Re: Help: LAmer. Course

Thomas Love (tlove@CALVIN.LINFIELD.EDU)
Mon, 23 Oct 1995 10:46:21 -0700

I still use Wolf/Hansen, despite the 1972 publication date, as my main
"text". All the basic themes are there, though we now have theoretical
stances which might incline us to restate or rephrase these (but then
when DON'T we do this??). I find their insights into basic trends in
Latin American culture, society, political economy and daily experience
still fresh and provocative. I supplement/complement with ethnographies
(e.g., Bastien's Mountain of the Condor (Waveland), Chagnon's Yanomamo
material, some of my own work in southern Peru, etc.) and additional
readings (e.g., Poole & Renique Time of Fear on Shining Path - provides a
good sense of the continual generation of guerrilla movements, yet also
the historical specificity of social action).

Good luck.

Tom Love 45N, 123W
Dept. Soc/Anth
Linfield College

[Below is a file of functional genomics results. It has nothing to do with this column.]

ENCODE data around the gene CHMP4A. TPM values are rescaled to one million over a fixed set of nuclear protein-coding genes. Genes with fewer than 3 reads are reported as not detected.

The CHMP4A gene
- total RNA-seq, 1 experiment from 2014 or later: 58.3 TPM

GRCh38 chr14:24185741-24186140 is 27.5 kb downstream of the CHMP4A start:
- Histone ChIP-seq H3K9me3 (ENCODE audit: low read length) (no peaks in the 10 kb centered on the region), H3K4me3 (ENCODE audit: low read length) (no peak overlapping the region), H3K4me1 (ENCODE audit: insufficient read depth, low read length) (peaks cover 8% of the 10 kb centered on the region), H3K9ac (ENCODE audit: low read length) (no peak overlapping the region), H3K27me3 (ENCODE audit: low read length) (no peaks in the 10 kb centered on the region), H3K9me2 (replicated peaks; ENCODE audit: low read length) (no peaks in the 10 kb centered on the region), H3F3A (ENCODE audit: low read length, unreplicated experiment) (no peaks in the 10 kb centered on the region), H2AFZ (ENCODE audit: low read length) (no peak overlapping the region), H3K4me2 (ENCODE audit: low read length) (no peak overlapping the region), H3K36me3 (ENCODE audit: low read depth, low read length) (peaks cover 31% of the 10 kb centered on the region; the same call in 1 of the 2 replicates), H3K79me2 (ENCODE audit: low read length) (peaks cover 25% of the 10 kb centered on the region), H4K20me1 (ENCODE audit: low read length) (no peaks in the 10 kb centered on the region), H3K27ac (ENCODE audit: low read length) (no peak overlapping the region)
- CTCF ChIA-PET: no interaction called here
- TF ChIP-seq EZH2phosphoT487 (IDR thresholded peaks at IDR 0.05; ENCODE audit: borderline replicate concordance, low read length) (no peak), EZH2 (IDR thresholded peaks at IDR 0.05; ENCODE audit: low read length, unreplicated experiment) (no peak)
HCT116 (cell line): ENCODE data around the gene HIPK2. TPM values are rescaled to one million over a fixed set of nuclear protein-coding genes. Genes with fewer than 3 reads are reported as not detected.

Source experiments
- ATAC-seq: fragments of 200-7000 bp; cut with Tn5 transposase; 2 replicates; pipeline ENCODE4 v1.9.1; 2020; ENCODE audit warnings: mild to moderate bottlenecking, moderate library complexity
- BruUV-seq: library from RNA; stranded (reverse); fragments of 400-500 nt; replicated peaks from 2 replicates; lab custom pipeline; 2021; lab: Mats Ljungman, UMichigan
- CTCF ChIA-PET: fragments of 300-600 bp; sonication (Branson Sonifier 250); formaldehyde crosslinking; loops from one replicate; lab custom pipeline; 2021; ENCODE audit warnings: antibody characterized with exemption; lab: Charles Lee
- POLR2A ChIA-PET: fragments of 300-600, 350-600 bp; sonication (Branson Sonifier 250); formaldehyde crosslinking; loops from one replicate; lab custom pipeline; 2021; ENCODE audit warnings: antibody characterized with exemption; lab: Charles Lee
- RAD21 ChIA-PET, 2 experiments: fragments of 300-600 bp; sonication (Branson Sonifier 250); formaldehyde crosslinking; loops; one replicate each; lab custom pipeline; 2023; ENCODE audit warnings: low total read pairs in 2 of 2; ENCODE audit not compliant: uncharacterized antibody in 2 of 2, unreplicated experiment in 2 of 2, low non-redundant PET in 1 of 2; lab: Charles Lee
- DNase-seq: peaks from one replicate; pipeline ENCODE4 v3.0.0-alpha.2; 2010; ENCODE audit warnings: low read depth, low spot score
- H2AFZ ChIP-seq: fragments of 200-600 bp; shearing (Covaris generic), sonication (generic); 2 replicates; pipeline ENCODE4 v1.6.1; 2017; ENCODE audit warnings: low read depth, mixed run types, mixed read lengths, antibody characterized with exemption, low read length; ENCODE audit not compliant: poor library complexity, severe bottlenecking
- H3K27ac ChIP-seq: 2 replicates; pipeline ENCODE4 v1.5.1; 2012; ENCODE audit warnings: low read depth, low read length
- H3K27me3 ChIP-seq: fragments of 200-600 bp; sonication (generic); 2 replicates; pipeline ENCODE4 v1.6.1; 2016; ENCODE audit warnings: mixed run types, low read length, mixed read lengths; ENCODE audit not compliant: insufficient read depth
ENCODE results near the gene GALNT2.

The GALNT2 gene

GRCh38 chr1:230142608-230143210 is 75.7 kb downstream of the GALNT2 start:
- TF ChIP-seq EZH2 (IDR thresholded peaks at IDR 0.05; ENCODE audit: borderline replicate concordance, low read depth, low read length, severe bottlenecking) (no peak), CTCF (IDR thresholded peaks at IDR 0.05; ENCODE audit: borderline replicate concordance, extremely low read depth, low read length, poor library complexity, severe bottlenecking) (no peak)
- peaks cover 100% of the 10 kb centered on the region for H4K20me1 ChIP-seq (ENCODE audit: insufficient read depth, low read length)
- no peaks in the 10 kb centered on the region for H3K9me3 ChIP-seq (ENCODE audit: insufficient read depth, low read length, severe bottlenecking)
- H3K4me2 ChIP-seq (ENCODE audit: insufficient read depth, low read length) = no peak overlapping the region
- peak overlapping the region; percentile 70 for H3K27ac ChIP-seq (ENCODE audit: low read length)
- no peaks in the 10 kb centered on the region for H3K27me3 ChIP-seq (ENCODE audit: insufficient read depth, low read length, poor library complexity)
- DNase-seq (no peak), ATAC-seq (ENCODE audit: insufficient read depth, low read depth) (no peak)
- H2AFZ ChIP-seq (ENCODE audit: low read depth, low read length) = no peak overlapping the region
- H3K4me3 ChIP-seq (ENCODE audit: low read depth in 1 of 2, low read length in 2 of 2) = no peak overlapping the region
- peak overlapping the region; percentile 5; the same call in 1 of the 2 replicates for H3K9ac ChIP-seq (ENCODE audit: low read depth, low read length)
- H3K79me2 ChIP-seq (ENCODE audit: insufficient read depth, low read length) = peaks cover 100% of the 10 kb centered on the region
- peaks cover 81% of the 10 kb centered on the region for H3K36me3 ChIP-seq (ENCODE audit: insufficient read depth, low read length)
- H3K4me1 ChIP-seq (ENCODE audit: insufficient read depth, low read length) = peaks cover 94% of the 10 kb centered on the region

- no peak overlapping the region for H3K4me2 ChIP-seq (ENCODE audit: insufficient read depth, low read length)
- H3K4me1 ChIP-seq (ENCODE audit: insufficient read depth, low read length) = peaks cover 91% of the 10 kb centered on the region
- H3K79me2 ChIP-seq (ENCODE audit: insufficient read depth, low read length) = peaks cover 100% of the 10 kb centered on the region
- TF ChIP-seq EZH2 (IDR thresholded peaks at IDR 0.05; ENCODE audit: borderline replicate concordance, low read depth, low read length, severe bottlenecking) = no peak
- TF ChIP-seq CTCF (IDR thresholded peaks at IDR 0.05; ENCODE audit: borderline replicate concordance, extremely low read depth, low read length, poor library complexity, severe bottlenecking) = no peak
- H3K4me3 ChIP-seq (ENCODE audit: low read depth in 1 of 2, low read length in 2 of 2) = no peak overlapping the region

McMinnville, OR 97128

On Thu, 19 Oct 1995, SARAH J. HAUTZINGER wrote:

> Just returned from Brazil to discover a) my book orders for a winter
> quarter course (at the U. of Denver) are overdue; and b) they changed the
> course to one I'd suggested early on, but haven't been devising a
> syllabus for, WITHOUT TELLING ME!
> So, desperately seeking syllabi and /or advice for a Peoples of Latin
> America Course.
> I normally don't go for text books, but given the circumstances, will
> consider doing so, and would appreciate suggestions.
> I've a strong predeliction for using ethnographically-inclined novels,
> and am also open to suggestions.
> Does anthro-l have a syllabus bank? Seems I remember some discussion
> along these lines.
> Thanks beforehand to any who take the time to respond (to me as well as
> list, please - I have resubscribed upon returning but am not receiving yet.)
> Sarah Hautzinger (Johns Hopkins / DU)